who knew politics could be so ... dangerous
Philly is one tough city. By the time the polls closed in the city today, the District Attorney had recorded 171 serious complaints, and the Police had recorded 84 incidents at polling places. The union members were beating up Katz supporters and the Republicans sent out roving gangs of men-in-black types to scare away the minority voter. Is this Philadelphia or a third world country?
Freddy vs. Jason just won't do
Perhaps I have been out of the loop too long. A horror-movie loving co-worker commented that she hadn't seen any good horror movies lately. After much discussion, no one could think of a horror movie worth recommending. Even old ones. So I am challenging you, dear reader, to help us. Share with me a movie, any movie, that will scare the bejeezus out of us.
A truely dedicated democrat
I found this on snopes.com and couldn't resist sharing ...
This was an actual obituary published in The Times-Picayune, New Orleans on 10/2/2003:
Word has been received that Gertrude M. Jones, 81, passed away on August 25, 2003, under the loving care of the nursing aides of Heritage Manor of Mandeville, Louisiana. She was a native of Lebanon, KY. She was a retired Vice President of Georgia International Life Insurance Company of Atlanta, GA. Her husband, Warren K. Jones predeceased her. Two daughters survive her: Dawn Hunt and her live-in boyfriend, Roland, of Mandeville,LA; and Melba Kovalak and her husband, Drew Kovalak, of Woodbury, MN. Three sisters, four grandchildren and three great grandchildren, also survive her. Funeral services were held in Louisville, KY. Memorial gifts may be made to any organization that seeks the removal of President George Bush from office.
As Sarcasmo has done a wonderful and incredibly accurate job of introducing me (see, the sarcasm runs in the family) I'm just going to jump right into my first blog ...
Last Friday, I had the unique experience of going Geocaching. Not only is this a clue into how cool my boss actually is since I got to do it during work hours, but it was also a fantastic-ly fun time. Geocaching is basically treasure hunting. People - and anyone can do this - hide "caches" all over the world, and then post the GPS coordinates online. You can find some information and coordinates at geocaching websites like this one. You then plug the coordinates into your GPS and go to it. The really cool thing about it is not the finding of the actual cache, which is admittedly fun by itself, but all the cool things that you encounter along the way. Here is a list, in no particular order, of what Danny (my co-worker) and I encountered along the way:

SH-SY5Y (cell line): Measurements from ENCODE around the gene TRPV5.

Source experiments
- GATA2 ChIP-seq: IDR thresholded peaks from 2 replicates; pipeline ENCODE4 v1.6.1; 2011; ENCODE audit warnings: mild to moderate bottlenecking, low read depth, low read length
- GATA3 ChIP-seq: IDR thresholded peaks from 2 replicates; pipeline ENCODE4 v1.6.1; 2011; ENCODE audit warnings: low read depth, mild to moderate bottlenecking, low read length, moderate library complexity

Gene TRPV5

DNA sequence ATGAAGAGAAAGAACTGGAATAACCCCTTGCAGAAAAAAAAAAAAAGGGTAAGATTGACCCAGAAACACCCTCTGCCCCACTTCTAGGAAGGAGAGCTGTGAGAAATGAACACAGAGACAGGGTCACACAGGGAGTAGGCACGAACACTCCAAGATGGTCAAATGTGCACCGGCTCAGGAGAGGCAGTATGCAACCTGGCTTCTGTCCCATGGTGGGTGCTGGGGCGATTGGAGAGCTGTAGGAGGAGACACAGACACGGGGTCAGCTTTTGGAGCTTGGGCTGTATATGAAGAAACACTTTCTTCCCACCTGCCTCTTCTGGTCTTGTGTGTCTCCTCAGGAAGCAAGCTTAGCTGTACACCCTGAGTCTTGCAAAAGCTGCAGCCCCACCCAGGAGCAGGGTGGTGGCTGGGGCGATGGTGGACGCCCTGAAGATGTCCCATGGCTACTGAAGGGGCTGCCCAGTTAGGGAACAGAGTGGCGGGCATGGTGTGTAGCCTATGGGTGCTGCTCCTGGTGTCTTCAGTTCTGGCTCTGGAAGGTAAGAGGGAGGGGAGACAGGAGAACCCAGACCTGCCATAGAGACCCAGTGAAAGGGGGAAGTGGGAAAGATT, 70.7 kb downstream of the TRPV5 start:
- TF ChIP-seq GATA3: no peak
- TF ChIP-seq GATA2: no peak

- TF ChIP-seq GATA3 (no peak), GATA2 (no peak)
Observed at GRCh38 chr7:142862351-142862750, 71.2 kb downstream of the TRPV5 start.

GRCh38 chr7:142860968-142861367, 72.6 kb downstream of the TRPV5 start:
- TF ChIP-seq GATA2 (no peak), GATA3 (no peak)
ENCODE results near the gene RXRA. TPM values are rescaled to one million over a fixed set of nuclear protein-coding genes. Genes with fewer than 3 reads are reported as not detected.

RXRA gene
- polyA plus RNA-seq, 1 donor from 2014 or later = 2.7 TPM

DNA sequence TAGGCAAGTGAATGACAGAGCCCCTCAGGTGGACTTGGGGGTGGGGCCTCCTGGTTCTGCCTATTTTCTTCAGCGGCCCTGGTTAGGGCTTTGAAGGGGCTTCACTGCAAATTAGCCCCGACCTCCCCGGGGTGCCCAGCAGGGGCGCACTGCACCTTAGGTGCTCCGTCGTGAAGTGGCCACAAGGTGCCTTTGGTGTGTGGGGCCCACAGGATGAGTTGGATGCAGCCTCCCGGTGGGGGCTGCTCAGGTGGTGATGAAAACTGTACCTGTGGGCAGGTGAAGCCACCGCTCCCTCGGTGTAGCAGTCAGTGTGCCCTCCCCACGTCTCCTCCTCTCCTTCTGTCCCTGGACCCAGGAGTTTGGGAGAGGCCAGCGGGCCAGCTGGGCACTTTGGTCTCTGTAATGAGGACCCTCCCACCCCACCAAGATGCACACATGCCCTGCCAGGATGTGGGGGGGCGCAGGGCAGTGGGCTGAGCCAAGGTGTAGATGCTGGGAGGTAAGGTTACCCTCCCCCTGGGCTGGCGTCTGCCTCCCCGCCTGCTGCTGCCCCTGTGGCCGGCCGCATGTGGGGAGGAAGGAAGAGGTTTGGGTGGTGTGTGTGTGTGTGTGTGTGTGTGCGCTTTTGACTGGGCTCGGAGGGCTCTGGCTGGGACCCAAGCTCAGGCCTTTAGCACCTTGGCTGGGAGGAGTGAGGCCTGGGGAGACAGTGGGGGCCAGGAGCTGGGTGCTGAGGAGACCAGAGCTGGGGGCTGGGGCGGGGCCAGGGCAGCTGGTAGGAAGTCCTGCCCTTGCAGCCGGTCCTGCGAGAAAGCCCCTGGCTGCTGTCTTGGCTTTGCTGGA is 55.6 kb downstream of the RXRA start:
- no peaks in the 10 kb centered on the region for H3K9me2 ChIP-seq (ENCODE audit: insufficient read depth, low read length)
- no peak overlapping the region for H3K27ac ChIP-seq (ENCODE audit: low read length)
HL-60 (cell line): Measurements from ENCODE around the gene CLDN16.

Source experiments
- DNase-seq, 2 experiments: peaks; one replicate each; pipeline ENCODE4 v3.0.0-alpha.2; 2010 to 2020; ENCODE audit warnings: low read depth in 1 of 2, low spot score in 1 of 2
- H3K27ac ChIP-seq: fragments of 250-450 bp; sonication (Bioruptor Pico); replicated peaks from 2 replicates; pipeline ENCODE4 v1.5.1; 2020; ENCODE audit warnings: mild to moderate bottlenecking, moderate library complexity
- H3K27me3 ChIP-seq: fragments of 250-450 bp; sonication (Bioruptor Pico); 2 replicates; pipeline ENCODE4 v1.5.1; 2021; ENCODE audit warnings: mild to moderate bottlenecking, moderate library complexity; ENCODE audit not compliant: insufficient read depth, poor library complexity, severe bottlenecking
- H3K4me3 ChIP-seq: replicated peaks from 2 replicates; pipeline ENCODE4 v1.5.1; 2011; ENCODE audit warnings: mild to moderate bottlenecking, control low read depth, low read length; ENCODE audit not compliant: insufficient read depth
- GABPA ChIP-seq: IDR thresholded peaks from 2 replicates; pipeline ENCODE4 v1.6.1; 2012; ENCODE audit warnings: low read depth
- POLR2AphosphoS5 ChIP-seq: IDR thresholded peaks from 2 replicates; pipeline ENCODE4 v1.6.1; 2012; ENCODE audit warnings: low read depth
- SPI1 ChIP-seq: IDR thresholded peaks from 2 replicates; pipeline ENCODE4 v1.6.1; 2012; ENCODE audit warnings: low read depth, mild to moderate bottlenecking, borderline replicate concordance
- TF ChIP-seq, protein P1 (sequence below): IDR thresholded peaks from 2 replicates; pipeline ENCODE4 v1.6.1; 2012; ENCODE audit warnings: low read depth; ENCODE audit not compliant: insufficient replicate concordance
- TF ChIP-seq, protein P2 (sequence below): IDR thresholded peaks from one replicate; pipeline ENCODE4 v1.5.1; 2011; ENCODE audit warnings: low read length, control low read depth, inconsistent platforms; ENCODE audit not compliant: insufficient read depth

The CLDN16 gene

-A Buddhist temple
-A monkey sunning himself on a dam
-A wildlife preserve with nature trails
-A pig farm
-Several golf courses
-Japanese locals harvesting rice
-An Okinawan Soba joint
This last one was very important as it was lunch time and we were hungry. We found all of these things within 20 minutes of our office. This is a great way to learn about where you live.
Other Random Thoughts ...
Sarcasmo is either gracious (or crazy) to give me a place to post my many thoughts. And while her introduction was very accurate, it did leave out one part of my life that I feel is worth sharing. I am currently living in Japan with my husband who is in the US Army and I work for the US Navy. I am not telling you this to elicit sympathy, enrage you or make you uncomfortable. I am telling you because it is a strange way to live, made even weirder by the fact that I serve a community that supports that USS Kitty Hawk which has been directly involved in the war, while my husband is serving in a unit and we live in a community that is not involved in the war effort. It is a surreal way to live.
I am thankful for the fact that my husband is here everyday. Thankful that the Army needed him here instead of there. Thankful that North Korea has been behaving itself. Thankful that my closest friends have too been lucky (so far, although some will be sent soon) And as I watched the news today, fearful that this war will become my generation's Vietnam. I am a realist. We have to finish what we started, whether or not I agree with the reasons that we went there ( and I don't) I know that we have to finish what was started. And I know that more people will die. The citizen/tax payer/activist in me is outraged at the course the counrty has taken in the last year. And the wife/neice/friend in me worries constantly that the next time a Helicopter is taken down it will hit closer to home.
I've not yet come to terms with the war yet, even though I live with so many sides of it every day - and I have no concluding argument or statement one way or the other. It's just my perspective.